It has that wonderful ring of being “true” but it isn’t. Just because lots of other people “believe” something with all their hearts does not mean it is true. For centuries people believed that the Earth was the centre of the solar system, that the solar system was the universe, that stars were ancient warriors, that the gods sat on top of Mount Olympus and interfered with mankind and so on. Not one of these things were true and all the belief in the world will not overturn that.

It strikes me that, although Mr Humphrys describes himself as an “agnostic” and ridicules the idea that children are indoctrinated into religious beliefs, he is suffering from this indoctrination. He (I assume) will certainly agree that lightning is not the result of Zeus’ anger, that Neptune does not control the oceans and Loki is not spreading global mischief. He (again, I assume) will agree that there is a continent across the ocean from Europe, that the Chinese are not devils, that elves do not live in woods, dwarves do not mine gold in the Norse mountains, faeries do not steal Irish children and the tooth fairy is not responsible for the coin under the pillow.

All of these things have at some point been believed to be true by people over the world. All of them. They all have as much evidence for existing as the Christian God. If the existence of belief is proof of existence, then they exist. The existence of the things I mentioned is implausible and unlikely, but this seems not to matter to Mr Humphrys.

I find myself wondering if he really does doubt the existence of god.

On a final note, and getting back to the subject of this diatribe, Mr Humphrys closes with:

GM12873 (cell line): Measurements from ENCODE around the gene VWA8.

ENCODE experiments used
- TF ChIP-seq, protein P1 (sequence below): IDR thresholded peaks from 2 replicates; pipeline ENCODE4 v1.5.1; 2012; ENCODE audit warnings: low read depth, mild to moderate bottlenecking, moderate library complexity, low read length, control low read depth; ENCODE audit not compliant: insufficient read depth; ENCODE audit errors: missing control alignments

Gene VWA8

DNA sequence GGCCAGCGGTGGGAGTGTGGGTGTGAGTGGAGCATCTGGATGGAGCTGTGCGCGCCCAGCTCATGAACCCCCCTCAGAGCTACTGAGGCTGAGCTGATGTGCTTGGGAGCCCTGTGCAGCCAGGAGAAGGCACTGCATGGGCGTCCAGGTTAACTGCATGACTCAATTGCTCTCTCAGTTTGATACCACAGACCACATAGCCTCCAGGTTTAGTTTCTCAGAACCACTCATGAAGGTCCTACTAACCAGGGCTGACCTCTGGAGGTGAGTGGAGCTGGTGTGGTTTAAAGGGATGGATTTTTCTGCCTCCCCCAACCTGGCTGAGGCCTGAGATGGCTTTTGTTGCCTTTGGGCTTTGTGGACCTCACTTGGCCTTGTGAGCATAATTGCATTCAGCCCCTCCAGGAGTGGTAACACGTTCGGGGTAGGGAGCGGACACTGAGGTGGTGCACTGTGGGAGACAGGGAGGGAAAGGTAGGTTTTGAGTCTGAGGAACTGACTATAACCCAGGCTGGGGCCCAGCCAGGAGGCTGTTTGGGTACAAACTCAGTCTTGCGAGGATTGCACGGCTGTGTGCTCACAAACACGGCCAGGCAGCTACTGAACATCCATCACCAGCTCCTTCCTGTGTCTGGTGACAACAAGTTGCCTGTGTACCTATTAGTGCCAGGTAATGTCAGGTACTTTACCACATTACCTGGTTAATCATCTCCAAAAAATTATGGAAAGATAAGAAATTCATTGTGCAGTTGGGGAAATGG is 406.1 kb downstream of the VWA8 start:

As for the fanatics – religious or secular – history suggests they succeed only to the extent that we allow ourselves to be defeated by our own irrational fear. For every fanatic there are countless ordinary, decent people who believe in their own version of a benevolent God and wish no harm to anyone. Many of them regard it as their duty to try to make the world a better place. It is too easy to blame the evils of the world on belief in God. In the end, if we make a mess of things, we shall have ourselves to blame – not religion and not God. After all, he doesn’t exist. Does he?

While I actually agree with the first part of this (and this is why I feel the “fear of Islam” is more worrying than the effects of actual terrorism), he finishes it up by missing the point completely. I know of no atheists who blame god for the world’s troubles. The blame has, at times, been placed on religion which, despite the assertion he closes with, is something he seems to be agreeing with. The people are making a mess of things. They are making a mess of it under the idea that they are working to a higher power and worldly suffering will be followed by a reward in the afterlife. This is the result of religion not secularism.

(I will leave looking at Giles Fraser to others for now but if you have spare time read the comments, they are priceless – even Fr Brian Storey pops up!)

[tags]John Humphrys, Humphrys, Religion, Belief, Christianity, Faith, Delusion, God, Bible, Logic, Fallacy, Strawman, Appeal To Ridicule, Philosophy, Society, Culture, Understanding, Times Online, Logical Fallacy, Confusion, Islam, Monotheism, History, Agnostic, Atheist, Militant Atheist, In God We Doubt, Book[/tags]